Monday, September 8, 2014

a gift made, masked, marveled

* made: Jonny and Amber's spaghetti dinner, my family happy and fed
* masked: a little bit of car trouble masking the gift of a nice and quiet little walk in the sunshine
* marveled: the genius of CS Lewis (I finished That Hideous Strength today- truly awesome) 

the crux of the book:
"Jane was silent.  Though she could not tell the Director the truth and indeed did not know it herself, yet when she tried to explore her inarticulate grievance against Mark, a novel sense of her own injustice and even of pity for her husband, arose in her mind.  And her heart sank, for now it seemed to her that this conversation, to which she had vaguely looked for some sort of deliverance from all problem was in fact involving her in new ones.
'It was not his fault,' she said at last.  'I suppose our marriage was just a mistake.'
The Director said nothing.
'What would you- what would the people you are talking of- say about a case like that?'
'I will tell you if you really want to know,' said the Director.
'Please,' said Jane reluctantly.
'They would say,' he answered, ' that you do not fail in obedience through lack of love, but have lost love because you never attempted obedience.'"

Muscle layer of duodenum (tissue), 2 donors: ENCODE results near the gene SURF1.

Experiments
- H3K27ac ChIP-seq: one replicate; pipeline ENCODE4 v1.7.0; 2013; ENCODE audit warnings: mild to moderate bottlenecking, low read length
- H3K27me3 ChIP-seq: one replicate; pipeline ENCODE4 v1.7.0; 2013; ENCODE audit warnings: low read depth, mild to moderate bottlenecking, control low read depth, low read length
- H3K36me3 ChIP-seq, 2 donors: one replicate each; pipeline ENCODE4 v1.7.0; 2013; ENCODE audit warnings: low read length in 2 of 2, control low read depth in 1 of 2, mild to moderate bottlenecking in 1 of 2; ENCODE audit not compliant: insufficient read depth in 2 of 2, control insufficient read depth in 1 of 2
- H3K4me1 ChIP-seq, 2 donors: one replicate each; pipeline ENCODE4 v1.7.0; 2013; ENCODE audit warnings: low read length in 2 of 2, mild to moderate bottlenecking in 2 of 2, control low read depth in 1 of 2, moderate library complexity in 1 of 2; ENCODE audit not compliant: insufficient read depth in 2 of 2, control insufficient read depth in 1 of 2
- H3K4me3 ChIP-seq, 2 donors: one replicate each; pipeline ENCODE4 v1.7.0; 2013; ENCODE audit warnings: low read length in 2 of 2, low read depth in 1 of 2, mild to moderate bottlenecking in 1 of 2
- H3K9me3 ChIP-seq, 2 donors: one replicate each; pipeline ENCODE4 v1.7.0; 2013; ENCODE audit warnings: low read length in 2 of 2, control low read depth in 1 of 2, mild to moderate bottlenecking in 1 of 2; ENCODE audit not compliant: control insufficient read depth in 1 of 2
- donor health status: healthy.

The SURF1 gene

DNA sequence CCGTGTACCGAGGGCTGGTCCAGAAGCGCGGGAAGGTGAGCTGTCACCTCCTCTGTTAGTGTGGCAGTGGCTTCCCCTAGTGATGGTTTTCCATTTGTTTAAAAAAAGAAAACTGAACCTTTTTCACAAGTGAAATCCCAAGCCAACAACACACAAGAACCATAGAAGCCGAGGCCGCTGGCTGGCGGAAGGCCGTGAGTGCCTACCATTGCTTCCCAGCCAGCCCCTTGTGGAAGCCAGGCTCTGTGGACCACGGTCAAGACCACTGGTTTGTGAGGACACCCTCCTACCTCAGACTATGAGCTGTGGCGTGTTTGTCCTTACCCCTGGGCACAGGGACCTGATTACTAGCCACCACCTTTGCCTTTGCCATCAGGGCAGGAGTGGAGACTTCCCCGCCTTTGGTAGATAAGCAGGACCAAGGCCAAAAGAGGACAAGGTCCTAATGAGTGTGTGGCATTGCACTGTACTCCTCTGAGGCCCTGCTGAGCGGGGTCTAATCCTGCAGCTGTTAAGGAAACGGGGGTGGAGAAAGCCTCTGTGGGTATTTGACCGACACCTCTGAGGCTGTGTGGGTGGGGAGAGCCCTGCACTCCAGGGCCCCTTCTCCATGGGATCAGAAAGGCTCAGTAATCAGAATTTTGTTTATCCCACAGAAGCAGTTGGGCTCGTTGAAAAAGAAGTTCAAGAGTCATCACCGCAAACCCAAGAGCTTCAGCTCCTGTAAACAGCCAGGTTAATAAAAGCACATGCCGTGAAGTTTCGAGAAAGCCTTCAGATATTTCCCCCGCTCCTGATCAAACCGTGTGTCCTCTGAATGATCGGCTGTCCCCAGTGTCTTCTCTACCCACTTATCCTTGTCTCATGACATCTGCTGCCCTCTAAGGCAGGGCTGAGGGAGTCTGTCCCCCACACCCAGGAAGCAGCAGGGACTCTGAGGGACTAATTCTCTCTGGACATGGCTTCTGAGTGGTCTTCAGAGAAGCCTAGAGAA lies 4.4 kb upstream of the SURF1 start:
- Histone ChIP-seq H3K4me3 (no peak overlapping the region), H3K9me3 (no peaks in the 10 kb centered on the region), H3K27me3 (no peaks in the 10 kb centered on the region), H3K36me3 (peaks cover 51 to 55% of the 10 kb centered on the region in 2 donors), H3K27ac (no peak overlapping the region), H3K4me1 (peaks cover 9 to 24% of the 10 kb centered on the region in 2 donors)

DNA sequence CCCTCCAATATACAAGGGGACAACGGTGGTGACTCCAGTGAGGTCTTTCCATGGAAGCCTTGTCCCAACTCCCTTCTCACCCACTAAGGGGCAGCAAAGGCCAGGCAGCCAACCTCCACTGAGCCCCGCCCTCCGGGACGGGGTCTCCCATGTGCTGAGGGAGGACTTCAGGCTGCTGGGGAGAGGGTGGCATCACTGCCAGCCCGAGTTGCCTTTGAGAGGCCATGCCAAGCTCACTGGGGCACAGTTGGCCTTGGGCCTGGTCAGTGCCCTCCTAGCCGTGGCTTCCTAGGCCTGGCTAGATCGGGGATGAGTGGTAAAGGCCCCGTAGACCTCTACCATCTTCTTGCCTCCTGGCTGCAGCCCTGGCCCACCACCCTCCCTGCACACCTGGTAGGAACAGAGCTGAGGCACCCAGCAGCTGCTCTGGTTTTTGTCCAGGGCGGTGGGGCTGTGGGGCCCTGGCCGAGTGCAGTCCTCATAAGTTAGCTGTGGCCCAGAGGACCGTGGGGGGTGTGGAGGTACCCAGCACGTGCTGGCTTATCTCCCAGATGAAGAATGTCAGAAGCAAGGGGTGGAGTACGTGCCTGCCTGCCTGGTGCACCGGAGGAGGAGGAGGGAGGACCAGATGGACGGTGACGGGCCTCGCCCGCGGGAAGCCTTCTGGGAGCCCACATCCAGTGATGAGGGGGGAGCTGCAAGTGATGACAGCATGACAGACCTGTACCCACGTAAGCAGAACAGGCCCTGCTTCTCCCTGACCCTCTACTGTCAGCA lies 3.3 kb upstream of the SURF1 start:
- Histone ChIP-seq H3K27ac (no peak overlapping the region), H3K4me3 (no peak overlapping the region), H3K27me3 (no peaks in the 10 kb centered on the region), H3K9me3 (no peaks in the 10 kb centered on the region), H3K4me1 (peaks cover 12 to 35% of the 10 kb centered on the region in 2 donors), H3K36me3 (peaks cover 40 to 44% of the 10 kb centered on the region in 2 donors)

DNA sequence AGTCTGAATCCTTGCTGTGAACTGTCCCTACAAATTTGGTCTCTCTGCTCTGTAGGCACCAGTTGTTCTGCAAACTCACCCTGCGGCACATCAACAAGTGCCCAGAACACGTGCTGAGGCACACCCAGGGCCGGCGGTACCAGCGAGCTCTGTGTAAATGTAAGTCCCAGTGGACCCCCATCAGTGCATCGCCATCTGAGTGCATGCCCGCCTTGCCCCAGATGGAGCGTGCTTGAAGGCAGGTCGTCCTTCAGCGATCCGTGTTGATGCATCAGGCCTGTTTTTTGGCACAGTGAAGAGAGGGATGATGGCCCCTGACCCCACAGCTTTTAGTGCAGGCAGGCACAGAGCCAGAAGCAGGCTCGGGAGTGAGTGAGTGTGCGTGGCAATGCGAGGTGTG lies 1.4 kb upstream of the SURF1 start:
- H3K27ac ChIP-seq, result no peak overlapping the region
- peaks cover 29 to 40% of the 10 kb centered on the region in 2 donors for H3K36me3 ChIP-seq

and on the true Christian life:

"How did other people ... find it so easy to saunter through the world with all their muscles relaxed and a careless eye roving the horizon, bubbling over with fancy and humour, sensitive to beauty, not continually on their guard and not needing to be?  What was the secret of that fine, easy laughter which he could not by any efforts imitate?  Everything about them was different.  They could not even fling themselves into chairs without suggesting by the very posture of their limbs a certain lordliness, a leonine indolence.  There was elbow-room in their lives, as their had never been in his."  

Like developing a taste for coffee black or a love of running, it takes some tenacity to push through the pages- especially at first- but the themes of good and evil, moral relativism, skewed theology, humanism, eugenics, and even the singularity were way ahead of their time in this book.  Lewis called it a "modern fairy- tale for grown-ups," which is just about right.  It was quite fantastical and downright weird to use a more current vernacular, but I might say I've never felt so engaged in thought and imagination after reading this book.

I highly recommend it and the whole trilogy in general.  It is a gift indeed.  

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